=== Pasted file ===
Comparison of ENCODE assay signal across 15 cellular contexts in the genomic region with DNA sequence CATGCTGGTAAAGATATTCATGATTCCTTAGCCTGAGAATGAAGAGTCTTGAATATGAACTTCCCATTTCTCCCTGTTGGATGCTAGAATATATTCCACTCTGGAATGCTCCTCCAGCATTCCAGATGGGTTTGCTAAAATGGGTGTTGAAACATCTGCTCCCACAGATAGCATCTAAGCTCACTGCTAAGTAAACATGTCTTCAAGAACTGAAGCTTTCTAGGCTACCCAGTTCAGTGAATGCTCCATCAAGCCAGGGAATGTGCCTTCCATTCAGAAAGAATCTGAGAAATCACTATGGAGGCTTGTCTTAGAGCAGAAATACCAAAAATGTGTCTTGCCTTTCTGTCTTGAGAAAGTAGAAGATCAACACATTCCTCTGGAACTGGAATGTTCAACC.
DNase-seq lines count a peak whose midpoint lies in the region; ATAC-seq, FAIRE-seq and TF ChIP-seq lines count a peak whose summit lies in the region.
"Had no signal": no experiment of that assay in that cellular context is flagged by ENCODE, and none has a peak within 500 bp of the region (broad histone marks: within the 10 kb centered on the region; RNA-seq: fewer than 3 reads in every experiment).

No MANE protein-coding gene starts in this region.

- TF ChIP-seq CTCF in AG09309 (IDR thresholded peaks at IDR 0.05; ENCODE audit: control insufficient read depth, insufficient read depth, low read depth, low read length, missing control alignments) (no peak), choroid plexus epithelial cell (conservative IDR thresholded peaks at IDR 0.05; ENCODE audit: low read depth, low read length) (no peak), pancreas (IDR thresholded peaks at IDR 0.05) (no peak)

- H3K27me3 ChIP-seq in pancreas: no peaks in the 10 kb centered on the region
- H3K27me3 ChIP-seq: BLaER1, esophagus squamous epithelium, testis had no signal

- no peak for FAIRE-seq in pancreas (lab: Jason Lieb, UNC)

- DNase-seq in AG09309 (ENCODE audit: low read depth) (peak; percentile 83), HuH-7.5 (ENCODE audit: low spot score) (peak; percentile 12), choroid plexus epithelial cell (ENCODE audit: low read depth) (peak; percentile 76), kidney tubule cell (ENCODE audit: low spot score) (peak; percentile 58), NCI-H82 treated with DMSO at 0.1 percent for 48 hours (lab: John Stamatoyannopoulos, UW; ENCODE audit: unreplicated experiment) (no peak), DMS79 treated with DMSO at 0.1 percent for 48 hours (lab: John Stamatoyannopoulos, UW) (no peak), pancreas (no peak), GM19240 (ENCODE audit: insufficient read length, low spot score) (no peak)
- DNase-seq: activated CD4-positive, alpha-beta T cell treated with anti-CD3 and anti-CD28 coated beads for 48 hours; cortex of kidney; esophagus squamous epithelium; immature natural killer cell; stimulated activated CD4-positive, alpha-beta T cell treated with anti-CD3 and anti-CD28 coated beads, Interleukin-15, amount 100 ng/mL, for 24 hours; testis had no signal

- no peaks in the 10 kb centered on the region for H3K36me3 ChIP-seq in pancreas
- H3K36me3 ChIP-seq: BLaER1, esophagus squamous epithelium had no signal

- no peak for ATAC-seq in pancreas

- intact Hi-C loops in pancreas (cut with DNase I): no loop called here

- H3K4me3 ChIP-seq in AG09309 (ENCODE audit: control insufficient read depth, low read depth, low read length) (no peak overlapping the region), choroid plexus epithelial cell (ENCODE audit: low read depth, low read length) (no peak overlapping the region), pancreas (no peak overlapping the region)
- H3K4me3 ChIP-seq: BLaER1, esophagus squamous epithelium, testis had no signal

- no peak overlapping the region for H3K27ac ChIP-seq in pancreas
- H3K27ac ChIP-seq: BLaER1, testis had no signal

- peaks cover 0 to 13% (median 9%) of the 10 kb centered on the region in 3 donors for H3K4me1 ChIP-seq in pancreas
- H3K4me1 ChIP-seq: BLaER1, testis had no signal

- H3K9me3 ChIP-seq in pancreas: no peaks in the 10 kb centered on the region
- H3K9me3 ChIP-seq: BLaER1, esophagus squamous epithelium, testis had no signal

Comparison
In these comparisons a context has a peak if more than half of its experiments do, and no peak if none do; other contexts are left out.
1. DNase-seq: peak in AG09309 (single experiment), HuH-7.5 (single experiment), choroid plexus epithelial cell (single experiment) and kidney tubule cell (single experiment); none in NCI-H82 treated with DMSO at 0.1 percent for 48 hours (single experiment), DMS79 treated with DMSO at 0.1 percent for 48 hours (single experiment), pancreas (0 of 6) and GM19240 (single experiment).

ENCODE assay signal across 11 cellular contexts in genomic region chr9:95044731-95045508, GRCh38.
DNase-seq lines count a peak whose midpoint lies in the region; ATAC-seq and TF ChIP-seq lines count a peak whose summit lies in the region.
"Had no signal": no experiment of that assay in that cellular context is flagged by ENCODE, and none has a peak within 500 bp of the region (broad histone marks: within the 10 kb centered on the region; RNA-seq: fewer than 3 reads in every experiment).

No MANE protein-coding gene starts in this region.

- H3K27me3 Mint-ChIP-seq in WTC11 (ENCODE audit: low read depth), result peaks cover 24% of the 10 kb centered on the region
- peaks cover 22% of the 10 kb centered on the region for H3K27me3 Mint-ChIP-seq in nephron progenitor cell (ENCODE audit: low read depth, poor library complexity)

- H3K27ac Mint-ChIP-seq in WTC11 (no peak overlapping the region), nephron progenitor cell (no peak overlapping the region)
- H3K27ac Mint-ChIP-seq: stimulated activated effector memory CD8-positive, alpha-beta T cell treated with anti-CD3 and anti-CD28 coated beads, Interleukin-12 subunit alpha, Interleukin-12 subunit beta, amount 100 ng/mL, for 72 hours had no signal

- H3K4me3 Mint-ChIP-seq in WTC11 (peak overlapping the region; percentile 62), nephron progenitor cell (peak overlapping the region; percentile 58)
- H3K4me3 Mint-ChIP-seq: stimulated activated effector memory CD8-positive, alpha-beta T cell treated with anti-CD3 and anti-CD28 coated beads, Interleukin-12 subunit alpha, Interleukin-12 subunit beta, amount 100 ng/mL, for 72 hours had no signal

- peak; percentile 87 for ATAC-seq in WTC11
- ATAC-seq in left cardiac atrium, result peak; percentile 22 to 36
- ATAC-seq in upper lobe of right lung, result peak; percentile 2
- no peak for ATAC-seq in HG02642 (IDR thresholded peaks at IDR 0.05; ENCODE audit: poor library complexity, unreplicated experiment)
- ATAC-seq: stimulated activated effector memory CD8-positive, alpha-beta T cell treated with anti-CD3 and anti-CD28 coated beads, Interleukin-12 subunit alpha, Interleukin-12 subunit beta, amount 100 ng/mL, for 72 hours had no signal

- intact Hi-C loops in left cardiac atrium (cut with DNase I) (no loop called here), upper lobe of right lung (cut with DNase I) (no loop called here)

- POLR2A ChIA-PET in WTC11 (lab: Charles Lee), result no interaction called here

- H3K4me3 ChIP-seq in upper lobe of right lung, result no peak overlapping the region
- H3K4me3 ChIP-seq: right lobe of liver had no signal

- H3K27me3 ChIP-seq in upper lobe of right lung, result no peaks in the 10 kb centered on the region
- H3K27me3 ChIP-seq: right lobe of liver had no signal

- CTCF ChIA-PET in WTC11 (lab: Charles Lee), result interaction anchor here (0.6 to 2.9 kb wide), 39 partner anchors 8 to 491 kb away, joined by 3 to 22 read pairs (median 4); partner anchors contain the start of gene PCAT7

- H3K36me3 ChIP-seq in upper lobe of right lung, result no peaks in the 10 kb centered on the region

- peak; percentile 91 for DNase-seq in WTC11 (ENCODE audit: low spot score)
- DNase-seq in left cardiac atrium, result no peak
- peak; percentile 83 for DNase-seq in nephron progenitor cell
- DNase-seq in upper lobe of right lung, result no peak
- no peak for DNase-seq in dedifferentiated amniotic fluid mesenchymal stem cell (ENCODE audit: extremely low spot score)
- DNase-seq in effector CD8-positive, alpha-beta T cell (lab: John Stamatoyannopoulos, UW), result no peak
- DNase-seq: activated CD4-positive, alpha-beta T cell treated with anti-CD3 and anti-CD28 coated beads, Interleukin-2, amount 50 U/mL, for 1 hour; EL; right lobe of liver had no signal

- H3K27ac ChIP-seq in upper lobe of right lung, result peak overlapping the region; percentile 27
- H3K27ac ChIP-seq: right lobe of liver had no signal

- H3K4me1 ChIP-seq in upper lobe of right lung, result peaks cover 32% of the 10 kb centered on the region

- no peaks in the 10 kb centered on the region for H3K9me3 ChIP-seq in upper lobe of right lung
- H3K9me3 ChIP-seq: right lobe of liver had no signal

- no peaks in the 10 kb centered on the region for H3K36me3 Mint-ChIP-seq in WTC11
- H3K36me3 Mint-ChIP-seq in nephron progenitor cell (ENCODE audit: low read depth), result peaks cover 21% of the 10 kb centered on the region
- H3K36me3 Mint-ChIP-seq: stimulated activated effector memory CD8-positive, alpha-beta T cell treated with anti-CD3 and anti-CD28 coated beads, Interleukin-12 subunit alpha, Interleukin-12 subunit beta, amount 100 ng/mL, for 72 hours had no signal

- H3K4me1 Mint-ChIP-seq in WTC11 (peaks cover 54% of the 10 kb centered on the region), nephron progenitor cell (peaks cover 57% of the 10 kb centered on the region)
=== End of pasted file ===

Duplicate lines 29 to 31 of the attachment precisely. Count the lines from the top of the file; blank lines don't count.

No MANE protein-coding gene starts in this region.

- H3K27me3 Mint-ChIP-seq in WTC11 (ENCODE audit: low read depth), result peaks cover 24% of the 10 kb centered on the region
- peaks cover 22% of the 10 kb centered on the region for H3K27me3 Mint-ChIP-seq in nephron progenitor cell (ENCODE audit: low read depth, poor library complexity)